Ranging widely from Homer to David Foster Wallace, from What Maisie Knew to Make Way for Ducklings, Wood takes the listener through the basic elements of the art, step by step. He sums up two decades of insight with wit and concision, resulting in nothing less than a philosophy of the novel, which has won critical acclaim nationwide, from the San Francisco Chronicle to the New York Times Book Review.
©2008 Andrew Grant; (P)2009 Blackstone Audio, Inc.
"Deservedly famous for [his] intellectual dazzle, literary acuteness and moral seriousness....Wood writes like a dream." (New York Times Book Review)
"[Wood proves] that superior criticism not only unifies and interprets a literary culture but has the power to imagine it into being." (Cynthia Ozick)
Written in short chapters, this book is a sensible diagnosis of narrative construction with good examples. What is not is a simplistic how-to book. It forces one to work a bit to understand. I especially like the chapters on "free indirect style," which I found useful as a concept that can be applied to not only writing but also filmmaking. Give it a chance!
I try to approach books that will fill gaps in my knowledge. “How Fiction Works” by James Wood fit that bill. It is short, but full of insights into fiction. I have no background in literary criticism, but was able to follow Wood’s arguments for the most part. Wood throughout the volume stresses how fiction writers need to be observers. The chapters demonstrated that insight throughout and reveals how various authors have presented their subjects as a result. The book is well worth the time, but come expecting to apply yourself to the subject for the duration. Otherwise, I was disappointed in the asides that Wood made toward religion. It was out of place in this volume because this book was about fiction and how it works. Frankly, statements referring to Jesus as “that cheerless psychologist” and to religion as “That vast musical moth eaten brocade” were simply out of place. Wood’s uses other passages from the Old Testament to good advantage and they were informative. My beef isn’t with religion or quoting religious texts. I just found Wood’s cracks about religion not germane to the topic at hand and a distraction. Otherwise, the reading of James Adams is good though his accent was difficult for me to follow in places.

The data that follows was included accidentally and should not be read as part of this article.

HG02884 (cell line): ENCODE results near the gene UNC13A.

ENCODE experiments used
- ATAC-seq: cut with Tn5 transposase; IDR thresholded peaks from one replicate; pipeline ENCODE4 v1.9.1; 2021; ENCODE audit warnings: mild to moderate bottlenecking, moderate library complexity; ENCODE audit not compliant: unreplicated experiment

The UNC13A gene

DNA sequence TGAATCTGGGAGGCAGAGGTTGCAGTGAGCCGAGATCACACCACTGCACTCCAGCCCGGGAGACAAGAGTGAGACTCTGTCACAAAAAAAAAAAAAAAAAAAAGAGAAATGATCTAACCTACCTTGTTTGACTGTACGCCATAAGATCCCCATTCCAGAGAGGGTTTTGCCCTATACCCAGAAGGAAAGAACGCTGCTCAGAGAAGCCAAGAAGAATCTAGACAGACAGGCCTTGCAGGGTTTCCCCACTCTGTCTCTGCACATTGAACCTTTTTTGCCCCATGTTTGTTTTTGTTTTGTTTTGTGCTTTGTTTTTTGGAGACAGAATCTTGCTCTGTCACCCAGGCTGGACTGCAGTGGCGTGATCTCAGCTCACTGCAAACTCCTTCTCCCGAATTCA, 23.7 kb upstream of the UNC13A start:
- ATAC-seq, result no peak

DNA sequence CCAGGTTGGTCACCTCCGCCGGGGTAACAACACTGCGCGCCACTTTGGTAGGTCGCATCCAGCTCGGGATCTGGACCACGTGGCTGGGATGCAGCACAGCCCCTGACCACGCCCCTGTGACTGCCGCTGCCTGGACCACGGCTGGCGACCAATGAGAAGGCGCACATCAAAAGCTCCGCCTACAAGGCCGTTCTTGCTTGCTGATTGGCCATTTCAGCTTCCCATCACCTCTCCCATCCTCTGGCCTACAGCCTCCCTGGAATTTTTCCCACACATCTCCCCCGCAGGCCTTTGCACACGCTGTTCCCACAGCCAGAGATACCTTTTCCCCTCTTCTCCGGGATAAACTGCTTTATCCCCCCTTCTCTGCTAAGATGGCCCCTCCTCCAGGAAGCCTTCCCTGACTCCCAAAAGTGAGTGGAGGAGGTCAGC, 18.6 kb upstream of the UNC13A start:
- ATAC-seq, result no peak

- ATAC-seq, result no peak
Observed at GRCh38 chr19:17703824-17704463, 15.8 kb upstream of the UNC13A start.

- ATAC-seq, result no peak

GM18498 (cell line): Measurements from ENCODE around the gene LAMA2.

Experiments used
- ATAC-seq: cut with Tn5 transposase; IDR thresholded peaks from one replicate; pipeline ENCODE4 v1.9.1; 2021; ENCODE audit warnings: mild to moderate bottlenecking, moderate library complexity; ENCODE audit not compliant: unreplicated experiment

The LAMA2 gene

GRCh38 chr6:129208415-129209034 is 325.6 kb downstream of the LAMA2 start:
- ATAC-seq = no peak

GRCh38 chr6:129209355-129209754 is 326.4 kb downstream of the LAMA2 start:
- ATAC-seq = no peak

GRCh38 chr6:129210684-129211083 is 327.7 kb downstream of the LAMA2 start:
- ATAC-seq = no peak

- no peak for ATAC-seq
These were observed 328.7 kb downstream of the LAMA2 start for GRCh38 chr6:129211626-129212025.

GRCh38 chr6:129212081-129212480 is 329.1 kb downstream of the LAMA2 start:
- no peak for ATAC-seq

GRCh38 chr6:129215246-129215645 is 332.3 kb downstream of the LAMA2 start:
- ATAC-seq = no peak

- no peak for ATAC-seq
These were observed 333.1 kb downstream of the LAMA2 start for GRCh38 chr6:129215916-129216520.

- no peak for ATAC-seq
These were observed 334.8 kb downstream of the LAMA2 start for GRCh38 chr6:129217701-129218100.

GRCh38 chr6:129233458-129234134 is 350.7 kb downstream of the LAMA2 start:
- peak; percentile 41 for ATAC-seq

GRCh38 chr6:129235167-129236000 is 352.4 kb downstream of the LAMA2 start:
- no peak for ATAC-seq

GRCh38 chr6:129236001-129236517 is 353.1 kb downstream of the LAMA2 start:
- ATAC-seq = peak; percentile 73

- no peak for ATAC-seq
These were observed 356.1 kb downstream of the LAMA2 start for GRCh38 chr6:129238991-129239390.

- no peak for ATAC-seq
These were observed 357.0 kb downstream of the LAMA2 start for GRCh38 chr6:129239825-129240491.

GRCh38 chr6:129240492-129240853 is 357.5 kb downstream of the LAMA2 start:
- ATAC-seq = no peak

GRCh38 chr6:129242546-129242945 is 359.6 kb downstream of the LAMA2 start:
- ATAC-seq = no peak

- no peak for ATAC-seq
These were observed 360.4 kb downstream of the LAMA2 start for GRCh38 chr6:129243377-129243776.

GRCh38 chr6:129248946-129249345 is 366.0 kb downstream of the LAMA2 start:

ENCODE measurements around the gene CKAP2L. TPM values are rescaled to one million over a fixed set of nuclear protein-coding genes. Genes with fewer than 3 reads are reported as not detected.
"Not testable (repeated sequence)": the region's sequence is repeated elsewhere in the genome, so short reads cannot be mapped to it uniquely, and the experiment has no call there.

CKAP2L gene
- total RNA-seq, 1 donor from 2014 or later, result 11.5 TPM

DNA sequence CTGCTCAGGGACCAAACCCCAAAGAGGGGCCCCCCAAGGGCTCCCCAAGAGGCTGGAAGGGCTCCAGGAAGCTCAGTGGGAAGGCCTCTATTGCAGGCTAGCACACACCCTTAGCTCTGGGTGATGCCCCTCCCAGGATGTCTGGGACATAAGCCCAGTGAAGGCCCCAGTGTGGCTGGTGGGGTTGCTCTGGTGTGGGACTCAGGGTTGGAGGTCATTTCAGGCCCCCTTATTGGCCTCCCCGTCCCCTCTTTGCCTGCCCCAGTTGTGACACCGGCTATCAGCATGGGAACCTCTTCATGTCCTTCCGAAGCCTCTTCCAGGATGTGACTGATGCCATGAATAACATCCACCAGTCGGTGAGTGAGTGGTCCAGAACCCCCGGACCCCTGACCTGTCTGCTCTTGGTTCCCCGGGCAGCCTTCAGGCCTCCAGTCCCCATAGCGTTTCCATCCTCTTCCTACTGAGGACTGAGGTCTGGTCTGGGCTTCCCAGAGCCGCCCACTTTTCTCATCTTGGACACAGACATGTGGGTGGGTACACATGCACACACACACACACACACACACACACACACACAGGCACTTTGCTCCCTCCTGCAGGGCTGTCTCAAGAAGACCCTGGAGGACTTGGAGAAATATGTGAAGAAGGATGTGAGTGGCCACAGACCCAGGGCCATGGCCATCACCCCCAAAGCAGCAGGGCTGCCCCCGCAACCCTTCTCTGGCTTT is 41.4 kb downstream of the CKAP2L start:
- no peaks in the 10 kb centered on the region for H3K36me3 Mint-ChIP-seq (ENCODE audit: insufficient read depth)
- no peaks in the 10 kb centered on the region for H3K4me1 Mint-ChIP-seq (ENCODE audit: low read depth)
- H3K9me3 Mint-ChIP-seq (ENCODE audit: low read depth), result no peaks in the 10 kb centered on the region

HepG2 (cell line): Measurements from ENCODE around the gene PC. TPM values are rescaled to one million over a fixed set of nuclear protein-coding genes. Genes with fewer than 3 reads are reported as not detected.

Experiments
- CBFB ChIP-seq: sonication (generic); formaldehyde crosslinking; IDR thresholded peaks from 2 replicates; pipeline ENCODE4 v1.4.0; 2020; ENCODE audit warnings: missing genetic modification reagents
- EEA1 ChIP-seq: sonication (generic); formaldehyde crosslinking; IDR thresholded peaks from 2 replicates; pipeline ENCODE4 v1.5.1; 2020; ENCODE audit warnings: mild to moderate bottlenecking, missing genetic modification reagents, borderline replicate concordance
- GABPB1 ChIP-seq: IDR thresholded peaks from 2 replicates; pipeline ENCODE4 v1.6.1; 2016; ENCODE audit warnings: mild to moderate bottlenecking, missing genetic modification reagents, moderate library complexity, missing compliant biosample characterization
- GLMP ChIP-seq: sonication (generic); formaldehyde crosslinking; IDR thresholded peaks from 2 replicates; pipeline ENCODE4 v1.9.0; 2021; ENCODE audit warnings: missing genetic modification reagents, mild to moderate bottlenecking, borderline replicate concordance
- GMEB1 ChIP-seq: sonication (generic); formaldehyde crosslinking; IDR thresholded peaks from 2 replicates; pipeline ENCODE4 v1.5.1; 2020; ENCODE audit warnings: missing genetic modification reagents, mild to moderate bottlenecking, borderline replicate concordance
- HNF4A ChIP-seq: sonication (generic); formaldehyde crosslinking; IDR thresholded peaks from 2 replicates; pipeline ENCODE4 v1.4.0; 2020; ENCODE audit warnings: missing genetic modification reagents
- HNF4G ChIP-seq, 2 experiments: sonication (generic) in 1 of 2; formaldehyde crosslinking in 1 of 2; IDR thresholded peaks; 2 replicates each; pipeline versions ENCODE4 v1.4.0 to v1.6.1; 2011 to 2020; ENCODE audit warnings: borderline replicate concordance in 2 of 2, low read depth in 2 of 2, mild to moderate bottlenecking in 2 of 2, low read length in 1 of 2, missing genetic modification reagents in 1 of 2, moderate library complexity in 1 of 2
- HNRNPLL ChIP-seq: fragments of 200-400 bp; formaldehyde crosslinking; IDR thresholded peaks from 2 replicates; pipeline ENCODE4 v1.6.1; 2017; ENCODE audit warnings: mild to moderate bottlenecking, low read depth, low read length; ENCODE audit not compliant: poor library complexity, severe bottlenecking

I enjoyed the book very much. It got me thinking about the mechanics of the books that I read. However, there are 2 things to keep in mind before purchasing it: 1) It would have been nice if I could have referred back and read over previous sentences, but this is impossible with a spoken book 2) If you are not well read you will miss a lot of the references.
If you are an aspiring novelist (like me) the chances are, this book will make you (as it has made me) feel utterly inadequate, and develop an urge to rework your writing. Which I think can be a good thing so long as you keep your confidence about the uniqueness of your talent, I learned much from this book, and am looking forward to complete my draft of novel before doing stylish revision and reworking.
I bought this book because I'm interested in the art of writing and it was a worthwhile listen. I could see it being used in an academic setting rather than for a casual read. Hey, but I like a challenge every once in a while. It will expose you to great writers and how they practiced their craft. And better still, elements of fiction practiced by each.
I'm not sure what I thought the book was about, but I'm sure I can't understand it.
It was a little like being taught to diagram a sentence instead of how to write one,,, and doing it with an upper crust British accent ,,,with words and references from another era,,,, wearing ear muffs and a blindfold.
Not every reader, even serious ones, is going to want to understand technique and the debates inside literary criticism, but this is a decent introduction to these problems. For the aspiring serious writer, though, this books seems mandatory.
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